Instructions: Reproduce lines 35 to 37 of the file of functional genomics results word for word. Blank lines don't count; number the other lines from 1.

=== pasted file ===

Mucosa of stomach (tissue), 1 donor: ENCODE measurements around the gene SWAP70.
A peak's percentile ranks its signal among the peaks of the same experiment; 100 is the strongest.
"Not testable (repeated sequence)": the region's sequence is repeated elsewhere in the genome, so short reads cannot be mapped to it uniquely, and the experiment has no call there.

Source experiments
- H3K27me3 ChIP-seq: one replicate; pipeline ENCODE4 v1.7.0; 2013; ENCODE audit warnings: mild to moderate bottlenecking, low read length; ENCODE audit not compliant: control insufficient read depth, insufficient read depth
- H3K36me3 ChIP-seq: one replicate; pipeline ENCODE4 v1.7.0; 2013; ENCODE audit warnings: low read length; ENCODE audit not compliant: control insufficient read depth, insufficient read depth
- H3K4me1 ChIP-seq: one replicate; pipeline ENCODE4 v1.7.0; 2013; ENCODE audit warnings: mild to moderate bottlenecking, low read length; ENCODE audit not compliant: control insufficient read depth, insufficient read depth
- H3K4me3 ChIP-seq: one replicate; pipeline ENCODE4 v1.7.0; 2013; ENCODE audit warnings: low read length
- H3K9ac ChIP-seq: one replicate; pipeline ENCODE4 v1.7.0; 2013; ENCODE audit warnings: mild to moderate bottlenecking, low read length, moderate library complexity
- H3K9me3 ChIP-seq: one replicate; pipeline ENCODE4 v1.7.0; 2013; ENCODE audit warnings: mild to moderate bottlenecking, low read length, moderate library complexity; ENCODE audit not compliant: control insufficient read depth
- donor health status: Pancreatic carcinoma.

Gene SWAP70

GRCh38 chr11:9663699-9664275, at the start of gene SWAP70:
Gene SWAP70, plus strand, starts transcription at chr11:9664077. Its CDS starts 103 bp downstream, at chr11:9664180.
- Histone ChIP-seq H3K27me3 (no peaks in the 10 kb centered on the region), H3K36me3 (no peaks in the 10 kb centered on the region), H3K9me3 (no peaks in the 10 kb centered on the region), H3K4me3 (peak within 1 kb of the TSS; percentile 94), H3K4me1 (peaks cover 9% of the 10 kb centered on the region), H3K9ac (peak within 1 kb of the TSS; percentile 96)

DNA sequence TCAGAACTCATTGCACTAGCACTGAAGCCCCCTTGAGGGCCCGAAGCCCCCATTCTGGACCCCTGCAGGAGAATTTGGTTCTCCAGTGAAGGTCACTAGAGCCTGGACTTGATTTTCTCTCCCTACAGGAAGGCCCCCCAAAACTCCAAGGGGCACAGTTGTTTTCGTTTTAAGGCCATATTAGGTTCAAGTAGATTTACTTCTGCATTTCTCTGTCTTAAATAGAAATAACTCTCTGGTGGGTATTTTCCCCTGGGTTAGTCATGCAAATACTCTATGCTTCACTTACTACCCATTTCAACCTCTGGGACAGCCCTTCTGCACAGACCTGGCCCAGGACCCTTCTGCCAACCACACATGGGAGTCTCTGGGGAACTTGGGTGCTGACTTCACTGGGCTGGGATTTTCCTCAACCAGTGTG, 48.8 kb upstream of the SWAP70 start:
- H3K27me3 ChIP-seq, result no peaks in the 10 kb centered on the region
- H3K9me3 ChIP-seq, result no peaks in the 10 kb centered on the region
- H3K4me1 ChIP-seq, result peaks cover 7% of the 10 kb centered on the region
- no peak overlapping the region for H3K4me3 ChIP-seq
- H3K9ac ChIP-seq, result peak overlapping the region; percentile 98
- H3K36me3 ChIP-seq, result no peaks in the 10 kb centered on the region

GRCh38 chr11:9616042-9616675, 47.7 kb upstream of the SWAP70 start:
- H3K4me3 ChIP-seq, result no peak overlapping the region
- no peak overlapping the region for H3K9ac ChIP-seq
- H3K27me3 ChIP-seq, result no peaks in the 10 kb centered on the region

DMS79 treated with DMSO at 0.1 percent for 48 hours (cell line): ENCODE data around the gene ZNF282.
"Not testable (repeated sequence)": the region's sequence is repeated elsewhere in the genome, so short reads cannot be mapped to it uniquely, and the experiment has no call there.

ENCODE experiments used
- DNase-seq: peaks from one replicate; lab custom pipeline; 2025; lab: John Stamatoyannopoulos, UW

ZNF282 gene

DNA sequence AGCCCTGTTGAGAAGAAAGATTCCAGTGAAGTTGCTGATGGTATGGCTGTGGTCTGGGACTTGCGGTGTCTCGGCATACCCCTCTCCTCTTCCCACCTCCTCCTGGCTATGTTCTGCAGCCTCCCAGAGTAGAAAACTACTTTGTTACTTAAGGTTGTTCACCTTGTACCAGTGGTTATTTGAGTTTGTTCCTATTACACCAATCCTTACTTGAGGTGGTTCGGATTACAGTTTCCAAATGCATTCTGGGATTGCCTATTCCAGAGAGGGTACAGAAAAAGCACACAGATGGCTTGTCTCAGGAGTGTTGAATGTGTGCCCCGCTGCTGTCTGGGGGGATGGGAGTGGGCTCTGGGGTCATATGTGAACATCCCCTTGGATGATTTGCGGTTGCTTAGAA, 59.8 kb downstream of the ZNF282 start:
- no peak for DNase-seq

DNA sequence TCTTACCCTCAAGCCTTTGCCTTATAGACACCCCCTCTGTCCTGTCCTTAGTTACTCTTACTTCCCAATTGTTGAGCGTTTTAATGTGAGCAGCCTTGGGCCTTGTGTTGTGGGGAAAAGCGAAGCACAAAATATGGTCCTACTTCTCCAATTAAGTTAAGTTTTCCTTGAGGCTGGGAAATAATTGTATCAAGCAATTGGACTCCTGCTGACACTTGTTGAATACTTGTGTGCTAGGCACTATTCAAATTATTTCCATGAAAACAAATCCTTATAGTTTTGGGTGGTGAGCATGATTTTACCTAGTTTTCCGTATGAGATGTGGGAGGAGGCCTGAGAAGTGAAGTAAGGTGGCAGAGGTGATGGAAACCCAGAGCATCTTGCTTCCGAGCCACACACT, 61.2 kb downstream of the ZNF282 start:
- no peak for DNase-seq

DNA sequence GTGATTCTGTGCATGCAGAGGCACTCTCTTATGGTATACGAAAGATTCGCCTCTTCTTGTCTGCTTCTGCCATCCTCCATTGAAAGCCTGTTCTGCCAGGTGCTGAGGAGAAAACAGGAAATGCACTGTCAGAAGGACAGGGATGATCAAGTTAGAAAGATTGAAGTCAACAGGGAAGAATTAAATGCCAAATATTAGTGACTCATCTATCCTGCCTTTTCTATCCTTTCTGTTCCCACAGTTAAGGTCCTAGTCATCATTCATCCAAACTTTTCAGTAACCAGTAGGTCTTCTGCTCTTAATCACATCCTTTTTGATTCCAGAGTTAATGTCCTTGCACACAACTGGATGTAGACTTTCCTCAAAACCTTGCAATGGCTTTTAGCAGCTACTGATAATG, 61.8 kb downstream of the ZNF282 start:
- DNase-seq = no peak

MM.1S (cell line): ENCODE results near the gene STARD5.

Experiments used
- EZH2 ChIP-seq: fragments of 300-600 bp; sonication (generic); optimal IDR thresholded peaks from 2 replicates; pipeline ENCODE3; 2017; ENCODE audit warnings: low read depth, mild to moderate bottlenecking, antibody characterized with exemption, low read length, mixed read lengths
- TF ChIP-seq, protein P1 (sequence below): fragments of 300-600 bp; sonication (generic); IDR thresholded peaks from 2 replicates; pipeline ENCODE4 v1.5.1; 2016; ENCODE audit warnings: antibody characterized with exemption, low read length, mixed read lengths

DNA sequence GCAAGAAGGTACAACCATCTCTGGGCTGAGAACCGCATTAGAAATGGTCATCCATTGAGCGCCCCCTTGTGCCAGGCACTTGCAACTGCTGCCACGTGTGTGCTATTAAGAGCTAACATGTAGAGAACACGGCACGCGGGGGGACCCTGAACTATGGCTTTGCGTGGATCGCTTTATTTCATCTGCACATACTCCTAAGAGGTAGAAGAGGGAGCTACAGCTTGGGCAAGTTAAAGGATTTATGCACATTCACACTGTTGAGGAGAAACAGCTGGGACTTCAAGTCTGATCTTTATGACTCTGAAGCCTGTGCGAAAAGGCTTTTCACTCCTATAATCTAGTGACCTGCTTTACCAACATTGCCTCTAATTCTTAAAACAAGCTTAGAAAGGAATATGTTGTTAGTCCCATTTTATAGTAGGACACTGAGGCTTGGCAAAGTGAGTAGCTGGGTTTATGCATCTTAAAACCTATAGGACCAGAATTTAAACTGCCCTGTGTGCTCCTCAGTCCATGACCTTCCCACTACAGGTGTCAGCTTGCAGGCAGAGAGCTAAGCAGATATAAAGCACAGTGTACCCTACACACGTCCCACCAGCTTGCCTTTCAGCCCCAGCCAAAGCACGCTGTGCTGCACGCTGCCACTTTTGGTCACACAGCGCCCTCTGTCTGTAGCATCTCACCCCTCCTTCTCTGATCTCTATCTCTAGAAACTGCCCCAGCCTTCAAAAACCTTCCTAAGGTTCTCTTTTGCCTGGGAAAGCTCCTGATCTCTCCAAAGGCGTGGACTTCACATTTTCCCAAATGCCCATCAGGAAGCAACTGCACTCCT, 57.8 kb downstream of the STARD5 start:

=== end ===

- no peak for DNase-seq

DNA sequence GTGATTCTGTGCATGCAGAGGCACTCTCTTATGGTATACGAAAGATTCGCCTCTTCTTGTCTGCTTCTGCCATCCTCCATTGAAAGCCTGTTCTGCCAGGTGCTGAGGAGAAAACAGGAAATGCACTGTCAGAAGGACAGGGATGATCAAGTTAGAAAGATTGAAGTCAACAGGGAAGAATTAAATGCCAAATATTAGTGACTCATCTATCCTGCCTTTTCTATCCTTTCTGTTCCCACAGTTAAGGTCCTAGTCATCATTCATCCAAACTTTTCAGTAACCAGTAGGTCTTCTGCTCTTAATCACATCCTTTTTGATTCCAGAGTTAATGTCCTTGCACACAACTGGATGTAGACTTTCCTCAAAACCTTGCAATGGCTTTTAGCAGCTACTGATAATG, 61.8 kb downstream of the ZNF282 start:
- DNase-seq = no peak